My take on the 2014 Delta Devaluation

I've long argued that Delta is the best legacy US carrier, while having the worst legacy loyalty program.

It's no longer possible to make that argument, since starting January 1, 2015, Delta will no longer have a legacy loyalty program. Instead, they'll be introducing what can for now be called a "hybrid" loyalty program: miles earned for flights will depend completely on the revenue cost of tickets flown and on your elite status, while at the same time you'll — maybe — be able to redeem miles according to a traditional award chart. In other words, you'll earn like in a revenue-based system but redeem like in a traditional legacy program.

As of yet we don't know what that new award chart will look like, so it's still early days to give an overall assessment of the devaluation. Still, we can reach some preliminary conclusions.

Delta loyalty now makes (even) less sense

One long-standing advantage of the Skymiles program over US Airways and United has been that Gold elites, at the 50,000 Medallion Qualifying Miles level, earn 100% bonus redeemable miles on paid flights, while only 100,000 elite qualifying mile elites earn that bonus on the two other carriers. Now that miles are earned on revenue, rather than distance flown, the advantage of being a higher-tier elite is overwhelmed by the disadvantages of booking primarily cheap tickets.

Only Alaska Airlines and American Airlines 50,000-mile elites will now earn 100% bonus redeemable miles.

Mileage running on Delta now makes no sense

Delta has conveniently put a calculator on the website announcing the changes to the program. My mileage run to Lima last November earned me 17,054 redeemable Skymiles. Since it cost just $364, starting January 1 that same trip would earn me just 3,276 Skymiles, assuming I remained a Platinum Medallion — over 80% fewer miles! In other words, valuing Skymiles at just one cent each, I'd be getting $137.78 less in value from the run.

Meanwhile, Frequent Miler says he's relieved because "Miles earned from flying tends to be little more than a rounding error in my account balance." I think that's a minority experience — even among travel hackers, which you can see with the example of a Diamond Medallion with exactly 125,000 Medallion Qualification Miles each year:

  • Carrying one American Express Delta Reserve card, on which she puts $60,000 in spend annually, earning 90,000 redeemable Skymiles;
  • Selecting the Skymiles Elite Choice Benefit at the Platinum and Diamond level, earning 45,000 redeemable Skymiles;
  • And flying 95,000 miles to make up the balance of her 125,000 Medallion Qualification Miles, earning 213,750 redeemable Skymiles.

This hypothetical Diamond medallion is still earning 58% more Skymiles each year through flying than through credit card spend or Elite Choice Benefits. That calculus will vary by hacker, but that's a big initial deficit to make back over the course of a year of portal bonuses.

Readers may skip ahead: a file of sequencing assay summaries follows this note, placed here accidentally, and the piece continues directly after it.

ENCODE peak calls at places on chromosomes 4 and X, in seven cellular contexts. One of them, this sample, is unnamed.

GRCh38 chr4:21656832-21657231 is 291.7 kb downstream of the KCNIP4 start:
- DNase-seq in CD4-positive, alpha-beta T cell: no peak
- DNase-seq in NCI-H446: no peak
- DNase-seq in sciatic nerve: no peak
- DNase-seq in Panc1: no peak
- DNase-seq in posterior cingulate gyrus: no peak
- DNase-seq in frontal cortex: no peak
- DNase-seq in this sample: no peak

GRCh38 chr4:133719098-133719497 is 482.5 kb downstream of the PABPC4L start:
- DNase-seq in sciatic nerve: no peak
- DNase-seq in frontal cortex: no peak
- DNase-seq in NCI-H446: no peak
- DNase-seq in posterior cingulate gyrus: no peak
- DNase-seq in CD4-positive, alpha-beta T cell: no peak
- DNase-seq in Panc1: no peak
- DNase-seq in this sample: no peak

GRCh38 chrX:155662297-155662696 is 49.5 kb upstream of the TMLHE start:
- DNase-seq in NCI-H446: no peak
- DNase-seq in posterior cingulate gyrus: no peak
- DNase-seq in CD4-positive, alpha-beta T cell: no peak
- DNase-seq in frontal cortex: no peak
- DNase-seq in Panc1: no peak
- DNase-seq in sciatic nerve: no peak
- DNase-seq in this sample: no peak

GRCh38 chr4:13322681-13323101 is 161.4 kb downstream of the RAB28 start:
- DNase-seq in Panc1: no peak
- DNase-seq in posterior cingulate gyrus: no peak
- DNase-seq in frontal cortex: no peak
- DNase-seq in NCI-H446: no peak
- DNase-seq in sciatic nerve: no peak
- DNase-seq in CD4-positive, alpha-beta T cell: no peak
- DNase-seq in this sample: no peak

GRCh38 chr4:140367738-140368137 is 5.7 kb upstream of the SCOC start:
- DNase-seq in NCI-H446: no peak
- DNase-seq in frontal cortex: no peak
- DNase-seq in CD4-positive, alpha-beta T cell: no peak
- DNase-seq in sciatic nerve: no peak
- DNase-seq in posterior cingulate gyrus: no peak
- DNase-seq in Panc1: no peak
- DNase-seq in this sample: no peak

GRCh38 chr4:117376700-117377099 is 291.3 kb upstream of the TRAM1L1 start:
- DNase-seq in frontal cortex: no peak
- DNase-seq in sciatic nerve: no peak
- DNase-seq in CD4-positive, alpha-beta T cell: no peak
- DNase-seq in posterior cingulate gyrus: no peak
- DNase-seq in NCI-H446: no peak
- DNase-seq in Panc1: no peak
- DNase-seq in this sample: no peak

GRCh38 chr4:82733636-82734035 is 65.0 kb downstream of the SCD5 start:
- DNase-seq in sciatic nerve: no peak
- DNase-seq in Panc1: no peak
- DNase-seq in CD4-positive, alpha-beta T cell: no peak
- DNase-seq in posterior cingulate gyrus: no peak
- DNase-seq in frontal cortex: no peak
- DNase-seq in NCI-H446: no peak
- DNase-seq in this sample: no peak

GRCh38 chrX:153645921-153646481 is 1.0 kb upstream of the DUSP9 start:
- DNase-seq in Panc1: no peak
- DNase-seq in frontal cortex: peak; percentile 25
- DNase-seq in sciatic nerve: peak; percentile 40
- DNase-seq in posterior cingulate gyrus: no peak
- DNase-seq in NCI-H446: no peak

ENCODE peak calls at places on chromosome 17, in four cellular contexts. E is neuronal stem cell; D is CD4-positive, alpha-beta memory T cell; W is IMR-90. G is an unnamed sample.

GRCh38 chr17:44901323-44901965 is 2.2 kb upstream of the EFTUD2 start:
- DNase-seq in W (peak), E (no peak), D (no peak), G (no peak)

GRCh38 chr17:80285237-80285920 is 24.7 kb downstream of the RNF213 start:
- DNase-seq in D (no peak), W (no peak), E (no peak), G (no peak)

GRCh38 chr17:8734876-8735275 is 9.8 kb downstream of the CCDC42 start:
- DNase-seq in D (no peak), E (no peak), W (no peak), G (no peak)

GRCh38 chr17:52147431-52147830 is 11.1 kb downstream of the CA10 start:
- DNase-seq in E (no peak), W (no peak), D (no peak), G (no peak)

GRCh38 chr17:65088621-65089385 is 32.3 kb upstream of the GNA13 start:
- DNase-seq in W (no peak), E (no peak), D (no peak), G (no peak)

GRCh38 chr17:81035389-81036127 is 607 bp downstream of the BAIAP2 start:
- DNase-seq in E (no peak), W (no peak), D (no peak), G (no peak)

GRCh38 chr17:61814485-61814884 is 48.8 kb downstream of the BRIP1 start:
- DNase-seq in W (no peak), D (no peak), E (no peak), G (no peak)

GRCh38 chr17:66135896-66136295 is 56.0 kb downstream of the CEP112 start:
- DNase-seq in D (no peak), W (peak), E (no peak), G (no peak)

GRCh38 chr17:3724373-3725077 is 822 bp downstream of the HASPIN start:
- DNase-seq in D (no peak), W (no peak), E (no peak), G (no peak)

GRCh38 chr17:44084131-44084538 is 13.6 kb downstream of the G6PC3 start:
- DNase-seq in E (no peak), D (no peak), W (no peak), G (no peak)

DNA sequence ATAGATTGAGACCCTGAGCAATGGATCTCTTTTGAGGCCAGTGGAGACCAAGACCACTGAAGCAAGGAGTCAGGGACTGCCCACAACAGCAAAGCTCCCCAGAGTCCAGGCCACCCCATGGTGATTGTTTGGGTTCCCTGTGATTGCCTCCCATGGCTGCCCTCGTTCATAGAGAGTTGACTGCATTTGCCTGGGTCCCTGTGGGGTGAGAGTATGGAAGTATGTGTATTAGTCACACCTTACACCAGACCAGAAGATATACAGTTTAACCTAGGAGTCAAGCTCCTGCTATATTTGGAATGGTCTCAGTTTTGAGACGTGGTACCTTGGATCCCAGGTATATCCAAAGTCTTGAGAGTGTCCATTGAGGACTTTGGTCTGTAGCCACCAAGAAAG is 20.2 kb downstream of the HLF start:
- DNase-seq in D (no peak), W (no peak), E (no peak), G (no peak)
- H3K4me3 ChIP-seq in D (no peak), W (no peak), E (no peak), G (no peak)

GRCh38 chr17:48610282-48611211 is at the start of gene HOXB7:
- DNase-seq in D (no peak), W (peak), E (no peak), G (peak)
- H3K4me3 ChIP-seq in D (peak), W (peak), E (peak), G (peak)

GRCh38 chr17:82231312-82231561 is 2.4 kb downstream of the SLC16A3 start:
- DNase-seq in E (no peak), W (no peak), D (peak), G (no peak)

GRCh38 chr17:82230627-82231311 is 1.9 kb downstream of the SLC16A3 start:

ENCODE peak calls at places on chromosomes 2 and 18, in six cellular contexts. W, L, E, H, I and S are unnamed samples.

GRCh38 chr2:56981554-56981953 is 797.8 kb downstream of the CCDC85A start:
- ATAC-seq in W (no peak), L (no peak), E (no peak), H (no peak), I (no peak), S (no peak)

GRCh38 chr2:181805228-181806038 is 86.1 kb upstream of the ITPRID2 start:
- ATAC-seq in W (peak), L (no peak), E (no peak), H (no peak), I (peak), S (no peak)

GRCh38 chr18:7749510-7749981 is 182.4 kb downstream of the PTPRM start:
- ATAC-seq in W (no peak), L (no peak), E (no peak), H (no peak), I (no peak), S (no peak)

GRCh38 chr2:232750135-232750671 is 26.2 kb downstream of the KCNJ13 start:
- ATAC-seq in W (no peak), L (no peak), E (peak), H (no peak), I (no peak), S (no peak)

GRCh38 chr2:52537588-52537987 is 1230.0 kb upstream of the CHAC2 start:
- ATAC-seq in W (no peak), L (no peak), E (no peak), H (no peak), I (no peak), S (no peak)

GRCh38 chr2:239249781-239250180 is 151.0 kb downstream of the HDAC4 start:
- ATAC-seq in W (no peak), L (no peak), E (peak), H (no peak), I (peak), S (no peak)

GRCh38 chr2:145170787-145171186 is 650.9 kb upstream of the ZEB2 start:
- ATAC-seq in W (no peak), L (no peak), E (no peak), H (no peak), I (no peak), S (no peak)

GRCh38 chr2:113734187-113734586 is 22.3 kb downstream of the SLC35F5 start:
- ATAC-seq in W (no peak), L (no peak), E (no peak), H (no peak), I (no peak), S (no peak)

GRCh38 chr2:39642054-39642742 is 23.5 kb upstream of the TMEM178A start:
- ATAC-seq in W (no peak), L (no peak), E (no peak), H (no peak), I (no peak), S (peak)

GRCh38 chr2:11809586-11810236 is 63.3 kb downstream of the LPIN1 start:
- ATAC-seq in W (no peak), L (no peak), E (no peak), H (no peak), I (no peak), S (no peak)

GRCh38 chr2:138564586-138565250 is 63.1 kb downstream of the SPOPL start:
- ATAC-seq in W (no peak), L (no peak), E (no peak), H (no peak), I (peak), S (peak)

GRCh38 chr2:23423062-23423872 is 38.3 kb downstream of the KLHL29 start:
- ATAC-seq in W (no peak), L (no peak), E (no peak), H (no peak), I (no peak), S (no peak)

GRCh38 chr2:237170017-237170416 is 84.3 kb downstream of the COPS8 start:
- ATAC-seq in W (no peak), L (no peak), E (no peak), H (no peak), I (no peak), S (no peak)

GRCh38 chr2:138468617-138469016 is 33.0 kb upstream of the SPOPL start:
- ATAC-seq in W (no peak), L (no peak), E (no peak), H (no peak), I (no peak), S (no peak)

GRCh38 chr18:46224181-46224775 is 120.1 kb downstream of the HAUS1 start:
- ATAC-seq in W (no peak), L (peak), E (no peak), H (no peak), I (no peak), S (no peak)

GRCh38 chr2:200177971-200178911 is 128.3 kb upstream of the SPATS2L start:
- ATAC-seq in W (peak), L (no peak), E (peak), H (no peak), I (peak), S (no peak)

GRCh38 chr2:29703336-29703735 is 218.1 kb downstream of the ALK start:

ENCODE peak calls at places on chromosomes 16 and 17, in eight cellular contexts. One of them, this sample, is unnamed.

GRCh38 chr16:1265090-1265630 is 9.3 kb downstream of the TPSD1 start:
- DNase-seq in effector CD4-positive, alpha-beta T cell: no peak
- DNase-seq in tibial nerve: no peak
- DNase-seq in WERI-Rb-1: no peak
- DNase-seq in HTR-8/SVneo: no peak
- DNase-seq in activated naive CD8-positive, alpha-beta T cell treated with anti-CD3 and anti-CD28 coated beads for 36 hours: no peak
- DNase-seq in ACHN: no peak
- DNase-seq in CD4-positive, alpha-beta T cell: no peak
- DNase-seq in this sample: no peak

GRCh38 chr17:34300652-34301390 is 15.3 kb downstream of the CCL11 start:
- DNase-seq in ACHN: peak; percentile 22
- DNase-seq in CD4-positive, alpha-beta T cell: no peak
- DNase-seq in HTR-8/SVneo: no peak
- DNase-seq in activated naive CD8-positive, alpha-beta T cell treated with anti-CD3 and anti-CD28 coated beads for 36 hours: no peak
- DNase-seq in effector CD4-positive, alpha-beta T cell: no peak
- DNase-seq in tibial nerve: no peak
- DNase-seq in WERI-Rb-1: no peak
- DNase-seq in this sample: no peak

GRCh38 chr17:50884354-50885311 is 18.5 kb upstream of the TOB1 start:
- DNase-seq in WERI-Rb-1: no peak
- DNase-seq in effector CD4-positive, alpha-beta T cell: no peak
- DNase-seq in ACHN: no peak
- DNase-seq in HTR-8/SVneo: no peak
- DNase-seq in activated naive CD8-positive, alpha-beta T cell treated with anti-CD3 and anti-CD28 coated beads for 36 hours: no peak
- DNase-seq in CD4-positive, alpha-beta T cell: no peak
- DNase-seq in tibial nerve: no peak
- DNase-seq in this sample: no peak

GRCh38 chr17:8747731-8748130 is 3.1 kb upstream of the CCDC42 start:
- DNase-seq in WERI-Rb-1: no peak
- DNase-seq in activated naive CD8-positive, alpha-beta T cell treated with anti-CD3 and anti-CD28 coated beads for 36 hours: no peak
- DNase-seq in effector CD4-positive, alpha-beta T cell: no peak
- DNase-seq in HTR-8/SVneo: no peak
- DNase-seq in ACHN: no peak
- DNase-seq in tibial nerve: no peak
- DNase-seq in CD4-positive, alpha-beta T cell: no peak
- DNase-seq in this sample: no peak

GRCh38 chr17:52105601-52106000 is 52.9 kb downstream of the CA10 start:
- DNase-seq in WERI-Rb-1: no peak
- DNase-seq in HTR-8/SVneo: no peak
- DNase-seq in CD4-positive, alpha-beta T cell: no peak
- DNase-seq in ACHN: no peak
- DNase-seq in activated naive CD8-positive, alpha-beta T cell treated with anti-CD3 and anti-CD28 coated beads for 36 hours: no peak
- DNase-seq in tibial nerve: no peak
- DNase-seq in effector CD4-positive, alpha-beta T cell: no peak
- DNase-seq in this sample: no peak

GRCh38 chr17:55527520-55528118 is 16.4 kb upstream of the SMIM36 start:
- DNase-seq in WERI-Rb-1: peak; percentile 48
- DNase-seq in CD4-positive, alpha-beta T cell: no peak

No one knows what the new award chart will look like

For all the moaning and gnashing of teeth this devaluation will bring on, the single biggest thing to remember for now is that no one knows what the new award chart will look like. The only information Delta has given is that there will be 5 tiers of award availability, and that one-way flights will be allowed at half the cost of round-trips. Beyond that, they are starting from scratch, and anything is possible:

  • Delta could adopt a distance-based chart, and that chart could be based on distance between origin and destination, or distance of each leg (like British Airways Avios);
  • Delta could adopt a revenue-based chart, and that chart could give a fixed value per Skymile in each redemption tier (like Southwest), or fixed "bands" of value, like US Bank Flexperks and some other award currencies;
  • Delta could differentiate between flights to and from hubs, and flights beginning and terminating elsewhere, as they currently do with small-business Skybonus point earning;
  • or Delta could do literally anything else.

Until we know what the award charts — and the new award availability — look like, we won't know the value of our Skymiles, and we won't know the final effect of the devaluation on earning using co-branded Delta credit and debit cards and on miles earned through flying.

Will the devaluation change my loyalty strategy?

Not in the slightest.

For months I've been planning on this being a year of mileage redemptions: this will be my last year as a Platinum Medallion, enjoying free award redeposit and reissue, allowing me to maximize the value I get from my Skymiles by locking in "low"-level award space as it becomes available.

Indeed, I have been maximizing them so much I'm down to only about 2,000 redeemable Skymiles in my account. I hope to get off one or two more redemptions this year, before asking Alaska Airlines to match me to MVP Gold 75K and crediting all my Delta and American flights to Alaska's Mileage Plan.

I still love flying Delta, and I'll remain loyal to them as an airline, in the sense that I'll continue to redeem miles and points to fly them whenever possible. But I'll never again direct a paid flight to Delta in order to secure a higher Medallion status.

Meanwhile, I don't think they'll be terribly sorry to see me go.